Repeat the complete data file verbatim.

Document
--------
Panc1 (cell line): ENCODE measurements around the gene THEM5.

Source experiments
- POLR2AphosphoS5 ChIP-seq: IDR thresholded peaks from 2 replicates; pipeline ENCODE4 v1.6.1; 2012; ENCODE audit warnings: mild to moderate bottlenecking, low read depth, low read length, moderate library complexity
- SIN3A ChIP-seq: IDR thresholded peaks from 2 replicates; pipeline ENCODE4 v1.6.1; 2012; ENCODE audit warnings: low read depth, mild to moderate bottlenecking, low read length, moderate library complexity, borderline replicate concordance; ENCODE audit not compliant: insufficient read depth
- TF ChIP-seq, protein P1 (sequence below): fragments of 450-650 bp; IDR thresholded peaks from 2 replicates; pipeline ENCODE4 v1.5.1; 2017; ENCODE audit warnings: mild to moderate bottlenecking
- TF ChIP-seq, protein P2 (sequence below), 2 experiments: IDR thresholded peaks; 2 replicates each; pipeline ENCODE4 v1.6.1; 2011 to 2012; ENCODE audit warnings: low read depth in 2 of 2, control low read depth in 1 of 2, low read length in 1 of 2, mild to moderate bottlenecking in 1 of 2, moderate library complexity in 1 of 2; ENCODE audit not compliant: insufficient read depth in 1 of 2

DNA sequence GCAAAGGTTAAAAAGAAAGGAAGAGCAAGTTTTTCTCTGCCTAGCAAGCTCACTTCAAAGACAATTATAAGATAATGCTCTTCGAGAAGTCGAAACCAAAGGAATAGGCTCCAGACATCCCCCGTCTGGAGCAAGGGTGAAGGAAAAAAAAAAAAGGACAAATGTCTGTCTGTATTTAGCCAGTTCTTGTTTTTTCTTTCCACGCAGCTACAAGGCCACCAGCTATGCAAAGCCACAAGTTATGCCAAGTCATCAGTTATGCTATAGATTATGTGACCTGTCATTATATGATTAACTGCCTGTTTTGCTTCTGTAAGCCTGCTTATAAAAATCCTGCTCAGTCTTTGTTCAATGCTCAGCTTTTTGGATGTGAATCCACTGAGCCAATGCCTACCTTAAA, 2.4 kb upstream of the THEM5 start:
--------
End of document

Panc1 (cell line): ENCODE measurements around the gene THEM5.

Source experiments
- POLR2AphosphoS5 ChIP-seq: IDR thresholded peaks from 2 replicates; pipeline ENCODE4 v1.6.1; 2012; ENCODE audit warnings: mild to moderate bottlenecking, low read depth, low read length, moderate library complexity
- SIN3A ChIP-seq: IDR thresholded peaks from 2 replicates; pipeline ENCODE4 v1.6.1; 2012; ENCODE audit warnings: low read depth, mild to moderate bottlenecking, low read length, moderate library complexity, borderline replicate concordance; ENCODE audit not compliant: insufficient read depth
- TF ChIP-seq, protein P1 (sequence below): fragments of 450-650 bp; IDR thresholded peaks from 2 replicates; pipeline ENCODE4 v1.5.1; 2017; ENCODE audit warnings: mild to moderate bottlenecking
- TF ChIP-seq, protein P2 (sequence below), 2 experiments: IDR thresholded peaks; 2 replicates each; pipeline ENCODE4 v1.6.1; 2011 to 2012; ENCODE audit warnings: low read depth in 2 of 2, control low read depth in 1 of 2, low read length in 1 of 2, mild to moderate bottlenecking in 1 of 2, moderate library complexity in 1 of 2; ENCODE audit not compliant: insufficient read depth in 1 of 2

DNA sequence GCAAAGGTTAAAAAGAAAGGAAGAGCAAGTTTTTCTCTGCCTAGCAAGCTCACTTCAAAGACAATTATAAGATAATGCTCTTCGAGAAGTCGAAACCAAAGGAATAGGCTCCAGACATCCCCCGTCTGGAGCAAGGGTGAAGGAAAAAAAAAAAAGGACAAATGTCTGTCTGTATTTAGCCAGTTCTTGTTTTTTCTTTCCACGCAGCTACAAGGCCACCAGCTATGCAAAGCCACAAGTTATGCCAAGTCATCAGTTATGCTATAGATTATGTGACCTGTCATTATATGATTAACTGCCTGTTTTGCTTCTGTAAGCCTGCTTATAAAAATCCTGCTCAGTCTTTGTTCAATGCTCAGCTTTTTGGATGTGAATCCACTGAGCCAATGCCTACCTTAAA, 2.4 kb upstream of the THEM5 start: